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Cheap oil has negative effect on German inflation


Cheap oil has negative effect on German inflation


More bad news for the European Central Bank on inflation as annual consumer prices in Germany turned negative in January for the first time in five years.

That was mostly due to cheaper oil, with energy costs down 9.0 percent year-on-year. Food prices also slipped by 1.3 percent.

Preliminary data showed inflation in Europe’s largest economy dropped by 0.5 percent on the year in January after rising by nought point one percent in December.

That’s way below the ECB’s target of close to but just under 2 percent for the eurozone and economists says that signals the January number for the whole bloc will be even worse.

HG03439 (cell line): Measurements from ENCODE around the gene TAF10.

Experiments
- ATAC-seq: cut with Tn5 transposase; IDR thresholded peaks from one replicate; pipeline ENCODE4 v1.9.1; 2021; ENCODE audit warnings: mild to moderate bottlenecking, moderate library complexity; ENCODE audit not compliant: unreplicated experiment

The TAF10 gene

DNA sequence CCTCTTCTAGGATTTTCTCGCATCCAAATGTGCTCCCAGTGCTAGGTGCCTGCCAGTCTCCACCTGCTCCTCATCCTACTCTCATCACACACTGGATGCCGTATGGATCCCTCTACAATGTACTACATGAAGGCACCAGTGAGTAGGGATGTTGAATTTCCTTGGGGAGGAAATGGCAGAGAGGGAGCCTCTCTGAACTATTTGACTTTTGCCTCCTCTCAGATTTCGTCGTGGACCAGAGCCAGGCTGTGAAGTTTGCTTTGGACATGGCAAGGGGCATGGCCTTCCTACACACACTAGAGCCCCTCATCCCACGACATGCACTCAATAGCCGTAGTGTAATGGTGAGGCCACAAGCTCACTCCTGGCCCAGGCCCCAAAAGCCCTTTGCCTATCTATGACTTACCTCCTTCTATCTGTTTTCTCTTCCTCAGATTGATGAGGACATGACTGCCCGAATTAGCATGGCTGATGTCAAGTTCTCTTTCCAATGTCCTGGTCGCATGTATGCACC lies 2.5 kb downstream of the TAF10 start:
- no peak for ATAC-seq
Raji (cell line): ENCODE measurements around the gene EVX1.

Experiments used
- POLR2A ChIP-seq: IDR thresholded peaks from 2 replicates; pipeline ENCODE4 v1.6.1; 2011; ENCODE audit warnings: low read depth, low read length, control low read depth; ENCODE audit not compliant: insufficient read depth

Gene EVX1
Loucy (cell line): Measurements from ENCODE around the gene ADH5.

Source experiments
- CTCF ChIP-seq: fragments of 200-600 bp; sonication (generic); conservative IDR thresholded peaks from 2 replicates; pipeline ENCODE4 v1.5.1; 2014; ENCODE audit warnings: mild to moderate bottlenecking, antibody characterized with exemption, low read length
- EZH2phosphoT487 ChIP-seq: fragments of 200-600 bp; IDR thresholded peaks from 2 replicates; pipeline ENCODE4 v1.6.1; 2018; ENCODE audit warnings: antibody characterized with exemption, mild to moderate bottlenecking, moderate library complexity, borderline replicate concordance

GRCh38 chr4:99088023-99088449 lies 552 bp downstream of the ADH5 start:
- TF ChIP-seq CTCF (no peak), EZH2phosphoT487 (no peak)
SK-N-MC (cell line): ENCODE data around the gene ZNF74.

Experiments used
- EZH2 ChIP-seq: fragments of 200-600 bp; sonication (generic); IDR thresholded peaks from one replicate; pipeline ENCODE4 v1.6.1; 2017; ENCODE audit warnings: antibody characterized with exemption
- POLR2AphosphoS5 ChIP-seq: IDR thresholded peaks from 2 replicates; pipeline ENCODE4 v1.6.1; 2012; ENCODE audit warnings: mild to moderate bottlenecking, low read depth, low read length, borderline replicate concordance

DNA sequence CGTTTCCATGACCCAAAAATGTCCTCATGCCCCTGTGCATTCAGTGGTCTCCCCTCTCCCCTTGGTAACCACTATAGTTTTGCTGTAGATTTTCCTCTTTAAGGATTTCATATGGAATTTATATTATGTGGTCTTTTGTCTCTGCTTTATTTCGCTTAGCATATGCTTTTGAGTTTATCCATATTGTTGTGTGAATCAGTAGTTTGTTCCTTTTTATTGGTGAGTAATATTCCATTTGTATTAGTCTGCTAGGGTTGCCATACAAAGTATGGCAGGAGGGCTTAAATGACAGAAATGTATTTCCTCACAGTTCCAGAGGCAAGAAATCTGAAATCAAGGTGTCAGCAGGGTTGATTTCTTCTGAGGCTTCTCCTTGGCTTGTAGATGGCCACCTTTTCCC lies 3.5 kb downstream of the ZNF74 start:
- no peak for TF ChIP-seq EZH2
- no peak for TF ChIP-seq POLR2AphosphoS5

Unlike some others in Europe, Germany’s economy is strong enough to cope with falling prices illustrated by the latest jobs data.

The unemployment rate fell to a record low of six and a half percent of the workforce in January.

The head of the labour agency, Frank-Jürgen Weise, said: “We have good reason for optimism for the jobs market this year. And the fact that the economy is growing – which I can confirm right now – helps with the introduction of the minimum wage, which because of the way it’s being phased in, presents no risk to the labour market.”

Employment is at a record high in Germany and wages are rising.

Coupled with the falling prices, that is helping boost domestic demand in the country at a time when investment is weak and exports are sluggish.

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